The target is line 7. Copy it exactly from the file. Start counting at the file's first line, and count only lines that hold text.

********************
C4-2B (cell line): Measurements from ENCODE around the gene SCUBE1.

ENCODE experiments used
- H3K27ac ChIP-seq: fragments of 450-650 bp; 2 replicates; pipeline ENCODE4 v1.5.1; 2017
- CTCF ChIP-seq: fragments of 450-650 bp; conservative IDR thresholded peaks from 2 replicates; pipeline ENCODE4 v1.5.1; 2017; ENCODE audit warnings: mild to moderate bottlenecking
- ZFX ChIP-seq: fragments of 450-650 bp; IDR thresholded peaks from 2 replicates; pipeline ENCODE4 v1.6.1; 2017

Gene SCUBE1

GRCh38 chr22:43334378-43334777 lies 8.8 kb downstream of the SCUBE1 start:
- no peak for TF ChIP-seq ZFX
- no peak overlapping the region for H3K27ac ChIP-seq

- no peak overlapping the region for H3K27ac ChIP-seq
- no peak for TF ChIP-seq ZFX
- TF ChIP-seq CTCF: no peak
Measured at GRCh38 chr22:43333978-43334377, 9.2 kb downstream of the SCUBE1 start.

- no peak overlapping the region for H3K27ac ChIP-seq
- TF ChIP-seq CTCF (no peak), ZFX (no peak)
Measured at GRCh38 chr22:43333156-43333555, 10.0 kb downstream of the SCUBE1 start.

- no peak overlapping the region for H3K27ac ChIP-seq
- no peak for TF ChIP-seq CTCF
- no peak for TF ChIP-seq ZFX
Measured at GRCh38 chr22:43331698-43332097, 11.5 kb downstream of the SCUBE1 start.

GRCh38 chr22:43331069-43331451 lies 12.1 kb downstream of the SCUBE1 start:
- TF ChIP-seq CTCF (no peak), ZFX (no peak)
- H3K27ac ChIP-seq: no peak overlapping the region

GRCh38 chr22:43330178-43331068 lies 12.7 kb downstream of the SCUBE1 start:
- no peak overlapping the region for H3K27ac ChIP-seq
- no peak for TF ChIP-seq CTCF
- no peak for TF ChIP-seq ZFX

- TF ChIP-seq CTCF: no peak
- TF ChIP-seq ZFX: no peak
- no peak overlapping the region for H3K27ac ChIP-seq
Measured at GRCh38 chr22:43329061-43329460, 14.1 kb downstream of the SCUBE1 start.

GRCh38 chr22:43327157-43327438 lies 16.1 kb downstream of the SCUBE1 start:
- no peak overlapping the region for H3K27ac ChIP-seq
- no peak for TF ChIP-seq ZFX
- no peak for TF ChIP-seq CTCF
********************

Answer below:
GRCh38 chr22:43334378-43334777 lies 8.8 kb downstream of the SCUBE1 start: